It’s often difficult talking with your partner about sex after prostate cancer. I am curious to hear from readers, what is it like for you?

For me and many people I have spoken with, it can feel like having to cover up with a mask all over again. So much has changed for both of you. And typically, for the one who had prostate cancer treatment, there has been significant body change including loss of sexual function. What might previously have come naturally might now be fraught and awkward.

It’s not for nothing that prostate cancer is often called “the couple’s disease.”

Yet there are ways for couples (of any gender) to recover meaningful intimacy, with some adaptations. It all starts with talking, and that can be a big barrier to cross for either or both members. It can feel like being asked to discuss the undiscussable.

What either partner might think but not say after prostate cancer

  • I’d rather just give up on sex
  • I crave loving touch
  • I feel as if you have withdrawn since the diagnosis
  • Do you still love me?
  • How can you be into me if your penis doesn’t show it?
  • How can I satisfy you without an erection?
  • I get so frustrated when we try to have sex but I can’t have an orgasm
  • I am embarrassed to admit that self pleasure is the way I get off easiest

A million reasons why not to talk to your partner

Here are a few of those very real reasons partners don’t talk about intimacy and sex after prostate cancer:

  • This is personal, too deep inside to speak.
  • It’s embarrassing.
  • People make horrible jokes about men who can’t get it up.
  • Nobody can help me with this.
  • My partner isn’t interested in sex anymore.
  • I have sexual fantasies my partner would disapprove of.
  • No use talking about sex when I can’t finish what I have started.
  • Sex is painful for me.
  • It makes me feel vulnerable to say what I want.
  • My partner is distancing from me.
  • It will be too painful if I open up and get rejected.

Partners discussing the undiscussable

All the above are good reasons why not to talk to your partner. It hurts now, and talking about it will draw attention to that pain. Maybe it will be easier just shoving it away.

But humans are both social and sexual beings. Being intimate with a partner can be a healing gift. Those who get over the awkwardness and into conversation, usually find their partners actually want to collaborate.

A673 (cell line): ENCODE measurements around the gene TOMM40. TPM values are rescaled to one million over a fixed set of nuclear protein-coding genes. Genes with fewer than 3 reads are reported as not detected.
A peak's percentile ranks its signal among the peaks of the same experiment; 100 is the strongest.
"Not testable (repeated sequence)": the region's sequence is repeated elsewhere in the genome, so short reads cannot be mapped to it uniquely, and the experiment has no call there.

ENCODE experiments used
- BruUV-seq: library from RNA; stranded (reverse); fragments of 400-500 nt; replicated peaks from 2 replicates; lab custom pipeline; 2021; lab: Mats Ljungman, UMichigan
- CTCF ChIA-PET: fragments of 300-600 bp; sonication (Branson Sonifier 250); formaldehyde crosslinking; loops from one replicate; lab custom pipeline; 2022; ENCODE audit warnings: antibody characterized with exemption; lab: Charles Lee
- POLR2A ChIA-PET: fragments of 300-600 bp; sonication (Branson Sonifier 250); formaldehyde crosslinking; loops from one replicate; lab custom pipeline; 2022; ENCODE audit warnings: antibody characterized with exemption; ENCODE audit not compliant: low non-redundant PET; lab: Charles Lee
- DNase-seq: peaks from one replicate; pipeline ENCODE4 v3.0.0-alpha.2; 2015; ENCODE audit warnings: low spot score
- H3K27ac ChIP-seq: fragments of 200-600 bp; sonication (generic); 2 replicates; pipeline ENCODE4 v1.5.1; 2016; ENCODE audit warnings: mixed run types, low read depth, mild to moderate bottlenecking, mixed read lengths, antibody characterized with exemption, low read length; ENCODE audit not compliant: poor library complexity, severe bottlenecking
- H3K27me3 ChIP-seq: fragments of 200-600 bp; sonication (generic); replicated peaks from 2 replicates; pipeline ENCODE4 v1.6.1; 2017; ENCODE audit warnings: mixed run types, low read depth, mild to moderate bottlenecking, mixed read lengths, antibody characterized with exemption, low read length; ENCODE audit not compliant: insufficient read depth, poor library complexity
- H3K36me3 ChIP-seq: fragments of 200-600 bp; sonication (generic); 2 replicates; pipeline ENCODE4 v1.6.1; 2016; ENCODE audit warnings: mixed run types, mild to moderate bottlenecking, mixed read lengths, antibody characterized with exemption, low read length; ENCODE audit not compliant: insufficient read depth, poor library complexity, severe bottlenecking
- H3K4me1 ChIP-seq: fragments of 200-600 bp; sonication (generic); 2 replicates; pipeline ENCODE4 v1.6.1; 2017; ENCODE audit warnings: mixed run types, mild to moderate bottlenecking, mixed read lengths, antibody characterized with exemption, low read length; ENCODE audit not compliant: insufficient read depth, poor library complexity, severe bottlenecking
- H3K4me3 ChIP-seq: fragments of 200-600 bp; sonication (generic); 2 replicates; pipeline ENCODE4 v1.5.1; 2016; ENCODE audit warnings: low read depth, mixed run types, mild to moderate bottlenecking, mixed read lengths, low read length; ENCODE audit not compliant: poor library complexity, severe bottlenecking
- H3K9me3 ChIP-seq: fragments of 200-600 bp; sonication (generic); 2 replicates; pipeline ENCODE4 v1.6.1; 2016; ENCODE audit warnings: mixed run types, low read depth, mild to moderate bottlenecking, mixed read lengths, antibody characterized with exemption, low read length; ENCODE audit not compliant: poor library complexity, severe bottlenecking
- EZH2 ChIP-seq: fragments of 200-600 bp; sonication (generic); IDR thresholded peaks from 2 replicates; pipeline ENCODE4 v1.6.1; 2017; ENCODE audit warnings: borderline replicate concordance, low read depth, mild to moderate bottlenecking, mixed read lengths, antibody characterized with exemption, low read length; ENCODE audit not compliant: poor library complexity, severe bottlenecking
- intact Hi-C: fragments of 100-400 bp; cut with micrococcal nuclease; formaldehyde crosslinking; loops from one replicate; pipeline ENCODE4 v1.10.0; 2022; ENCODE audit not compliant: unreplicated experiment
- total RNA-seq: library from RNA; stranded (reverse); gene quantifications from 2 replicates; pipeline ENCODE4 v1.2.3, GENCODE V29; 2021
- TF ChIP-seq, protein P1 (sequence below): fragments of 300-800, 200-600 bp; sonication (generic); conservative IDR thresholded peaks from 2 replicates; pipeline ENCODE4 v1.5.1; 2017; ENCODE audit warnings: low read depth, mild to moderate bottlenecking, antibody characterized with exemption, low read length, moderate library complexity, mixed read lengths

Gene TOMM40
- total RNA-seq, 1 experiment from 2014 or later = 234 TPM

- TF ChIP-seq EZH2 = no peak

Getting help: partners talking about changes affecting relationship

In most countries your doctor won’t address the impact of medical changes on your mental, emotional and relationship health. Your health insurance probably doesn’t offer professional help with the way your medical treatment whacks your self esteem or your relationship. Worldwide, health care systems tend to be splintered where holistic care is needed. But just like any other problem, there are professionals who can support you – even though at its heart this is a very private journey.

Some partners just assume they are in this with you, and that includes adapting your shared sex life to suit your new body. Here’s an example from a 59 year old French doctor who took the lead when her husband lost his prostate. You can also read my own partner’s frank and supportive story on this website, starting from sharing the impact of cancer diagnosis and including a woman’s perspective on remaining intimate with a changing body.

Others are offered professional help and accept that offer. Here is a rare example from the UK where wonderful help was asked for and received by a pioneering husband and wife. They braved the term “psychosexual therapy” without thinking it meant they were somehow to blame. Just like one asks for help with a broken limb, or failing eyesight, so one can ask for help for a relationship to navigate one partner’s new and different body.

If you and your partner need some help but can’t afford to pay

We need more allied professionals helping with the relationship aspects of prostate cancer recovery.

For those who want to broach these awkward subjects and are not getting help through their national health plan or private health insurance, please don’t give up. You can ask for and get help. My resources page offers a window onto free support groups worldwide. You may also have access to wise, caring and confidential support from elders in your extended family, religion or cultural group.

My free offer to partners struggling to adapt

And to help getting the ball rolling, in the first half of 2024 I am bringing my international certification and more than ten years’ practical experience as a relationship systems coach to bear with a free offer: Frank, free, confidential collaborative coaching for couples adapting to sexual changes after prostate cancer.

And if none of these avenues sounds right for you, I would love to hear from you. What would feel like really useful help for couples navigating changes after prostate cancer? Particularly in those difficult and private areas of the relationship including sex and intimacy.